In media reportage and in everyday conversation, the use of the word lynching typically tends to conflate all kinds of violence. Such a conflation is often accompanied by two other commonly held views – the current government has intentionally created an environment where law and order have no sanctity and is replaced by vigilantism. The other is that somehow digital technology and its irresponsible spread has resulted in uncontrollable violence. It is obvious that these two commonly held views are contrary to each other. The former view assumes a strong Hindutva movement that has immense control and power so as to design and execute seemingly arbitrary acts of violence across the country whereas the latter view absolves politics completely and deposits all the blame on platforms like WhatsApp or even the Internet.
The dealings that have been revealed between Cambridge Analytica and Facebook have all the trappings of a Hollywood thriller: a Bond villain-style CEO, a reclusive…
There are a lot of misconceptions about how social media is changing society. Here are some of the most important.
Experts have rightly called Facebook an “echo chamber”, where one can only hear one’s own beliefs being articulated in a positive manner; real criticism is not allowed.
AVNER PARIAT ON #FACEBOOK NECROPHILIA There are a multitude of reasons to discard Facebook and get back to mundane existence. I suppose this opening sentence…
Important recipe for beating Facebook censorship algorithm on Kashmir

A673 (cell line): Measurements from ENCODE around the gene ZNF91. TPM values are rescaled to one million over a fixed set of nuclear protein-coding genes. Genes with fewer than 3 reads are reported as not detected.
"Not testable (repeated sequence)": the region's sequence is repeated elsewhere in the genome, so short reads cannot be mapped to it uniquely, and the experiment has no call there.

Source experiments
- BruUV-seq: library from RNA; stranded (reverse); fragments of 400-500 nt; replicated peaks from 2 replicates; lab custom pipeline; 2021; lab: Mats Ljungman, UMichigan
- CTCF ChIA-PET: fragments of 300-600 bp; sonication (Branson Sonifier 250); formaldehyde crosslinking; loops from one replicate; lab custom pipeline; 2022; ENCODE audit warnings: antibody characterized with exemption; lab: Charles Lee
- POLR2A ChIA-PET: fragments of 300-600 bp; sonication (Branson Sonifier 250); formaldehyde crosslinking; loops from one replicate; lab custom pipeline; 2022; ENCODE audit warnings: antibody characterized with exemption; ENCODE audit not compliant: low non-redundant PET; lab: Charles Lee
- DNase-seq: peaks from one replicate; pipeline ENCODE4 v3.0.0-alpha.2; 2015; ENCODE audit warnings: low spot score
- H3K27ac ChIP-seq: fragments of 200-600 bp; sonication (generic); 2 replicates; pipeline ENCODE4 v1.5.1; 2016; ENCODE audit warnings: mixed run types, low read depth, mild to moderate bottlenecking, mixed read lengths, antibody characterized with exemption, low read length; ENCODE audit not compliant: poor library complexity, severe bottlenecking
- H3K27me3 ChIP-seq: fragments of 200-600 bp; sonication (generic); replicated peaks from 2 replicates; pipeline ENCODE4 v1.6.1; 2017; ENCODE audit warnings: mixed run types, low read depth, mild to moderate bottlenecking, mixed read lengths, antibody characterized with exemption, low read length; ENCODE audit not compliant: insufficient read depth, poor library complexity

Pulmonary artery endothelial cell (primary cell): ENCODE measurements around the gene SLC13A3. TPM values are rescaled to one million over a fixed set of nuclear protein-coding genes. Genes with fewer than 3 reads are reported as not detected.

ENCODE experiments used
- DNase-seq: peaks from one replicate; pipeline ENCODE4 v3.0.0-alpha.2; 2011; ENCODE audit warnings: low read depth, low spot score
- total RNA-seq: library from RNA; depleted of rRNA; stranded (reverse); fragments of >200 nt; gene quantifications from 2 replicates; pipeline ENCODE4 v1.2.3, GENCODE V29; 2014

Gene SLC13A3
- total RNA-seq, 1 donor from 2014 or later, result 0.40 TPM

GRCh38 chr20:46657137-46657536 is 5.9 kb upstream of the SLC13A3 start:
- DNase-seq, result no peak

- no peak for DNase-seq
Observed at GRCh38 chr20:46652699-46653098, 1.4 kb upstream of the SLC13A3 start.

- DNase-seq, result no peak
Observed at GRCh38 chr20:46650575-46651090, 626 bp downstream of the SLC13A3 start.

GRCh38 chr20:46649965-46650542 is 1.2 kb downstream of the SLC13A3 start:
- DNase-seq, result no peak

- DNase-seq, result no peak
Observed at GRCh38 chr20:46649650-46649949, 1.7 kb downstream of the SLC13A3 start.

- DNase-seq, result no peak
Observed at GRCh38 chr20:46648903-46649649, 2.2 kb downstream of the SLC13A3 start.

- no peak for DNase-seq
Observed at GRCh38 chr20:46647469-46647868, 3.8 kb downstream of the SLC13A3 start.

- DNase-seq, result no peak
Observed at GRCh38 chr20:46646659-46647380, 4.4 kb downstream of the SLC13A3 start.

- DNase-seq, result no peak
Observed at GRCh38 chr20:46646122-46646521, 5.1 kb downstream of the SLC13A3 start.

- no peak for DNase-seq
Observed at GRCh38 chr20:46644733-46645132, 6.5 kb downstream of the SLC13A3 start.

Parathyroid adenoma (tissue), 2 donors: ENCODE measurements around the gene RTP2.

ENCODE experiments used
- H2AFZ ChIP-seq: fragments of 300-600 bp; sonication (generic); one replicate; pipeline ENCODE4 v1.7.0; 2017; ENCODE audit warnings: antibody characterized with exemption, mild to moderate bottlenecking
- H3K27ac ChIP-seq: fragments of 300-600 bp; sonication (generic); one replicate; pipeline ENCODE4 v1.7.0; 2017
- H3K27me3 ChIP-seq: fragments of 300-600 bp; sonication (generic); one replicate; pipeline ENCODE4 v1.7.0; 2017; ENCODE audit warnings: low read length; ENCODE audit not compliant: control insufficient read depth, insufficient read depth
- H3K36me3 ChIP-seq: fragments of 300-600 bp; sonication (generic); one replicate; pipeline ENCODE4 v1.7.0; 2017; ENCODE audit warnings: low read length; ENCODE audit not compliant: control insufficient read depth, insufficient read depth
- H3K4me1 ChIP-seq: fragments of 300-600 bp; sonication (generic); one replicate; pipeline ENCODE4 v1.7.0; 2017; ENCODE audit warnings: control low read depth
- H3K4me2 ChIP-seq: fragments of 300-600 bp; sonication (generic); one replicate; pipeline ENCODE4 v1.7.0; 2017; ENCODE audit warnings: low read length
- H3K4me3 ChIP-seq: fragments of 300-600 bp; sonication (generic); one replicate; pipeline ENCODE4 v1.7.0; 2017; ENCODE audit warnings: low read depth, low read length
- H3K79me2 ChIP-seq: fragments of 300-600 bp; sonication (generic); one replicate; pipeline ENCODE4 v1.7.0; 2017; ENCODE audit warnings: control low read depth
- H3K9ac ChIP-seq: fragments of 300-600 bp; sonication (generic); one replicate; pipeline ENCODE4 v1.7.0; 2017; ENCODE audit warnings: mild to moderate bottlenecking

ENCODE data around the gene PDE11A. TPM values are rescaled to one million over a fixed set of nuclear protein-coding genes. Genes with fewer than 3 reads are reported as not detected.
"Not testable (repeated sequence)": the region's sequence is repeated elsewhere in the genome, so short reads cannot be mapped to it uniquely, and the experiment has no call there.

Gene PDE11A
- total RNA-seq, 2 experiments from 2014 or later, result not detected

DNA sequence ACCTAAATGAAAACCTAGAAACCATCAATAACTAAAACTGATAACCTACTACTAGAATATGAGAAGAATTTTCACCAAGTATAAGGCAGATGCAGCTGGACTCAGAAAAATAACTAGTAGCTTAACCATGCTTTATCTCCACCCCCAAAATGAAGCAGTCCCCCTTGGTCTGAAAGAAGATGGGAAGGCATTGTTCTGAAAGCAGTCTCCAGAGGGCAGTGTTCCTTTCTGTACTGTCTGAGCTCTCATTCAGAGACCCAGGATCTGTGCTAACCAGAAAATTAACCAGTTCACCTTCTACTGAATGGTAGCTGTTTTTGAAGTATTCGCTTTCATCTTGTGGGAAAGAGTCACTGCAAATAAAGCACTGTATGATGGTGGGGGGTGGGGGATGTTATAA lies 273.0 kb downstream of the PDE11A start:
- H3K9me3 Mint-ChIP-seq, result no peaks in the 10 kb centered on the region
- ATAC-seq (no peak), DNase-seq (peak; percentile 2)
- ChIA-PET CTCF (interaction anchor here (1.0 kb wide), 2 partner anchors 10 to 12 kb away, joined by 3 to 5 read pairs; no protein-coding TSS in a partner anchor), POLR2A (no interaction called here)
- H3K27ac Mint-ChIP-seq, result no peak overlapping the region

The Left has always and probably will always be powerful in the realm of ideas. But this is not good enough
“Kaba i jakhlia khamtam kam dei ki dur jong kine ki thei hynrei ka ktien jong kine ki nong post ba ki da pyndonkam shisha da ka ktien kaba khlemakor, ka ktien ka ba i ma, haduh ba ki da byrngem ban batbor bad pynthombor ia kine ki kynthei. Ka dei shisha mo kum kane ka jaitbynriew kaba ong ba pdiang ia ki kynthei kum ki ‘equals’?”
But radical positions alone do not make you radical. They only show that you understand what the correct position is. You become radical only when you follow up on what you understand and, therefore, get involved in some way in organising people for a radical movement on the ground.
Allowing a private entity
– to define for Indian Internet users what is “basic”,
– to control what content costs how much, and
– to have access to the personal content created and used by millions of Indians
is a lethal combination which will lead to total lack of freedom on how Indians can use their own public utility
Free Basics will be death for local online media like Raiot. With people shifting to Free Basics and being asked to pay for getting out of the Free Ecosystem what happens to indie media and local accessibility?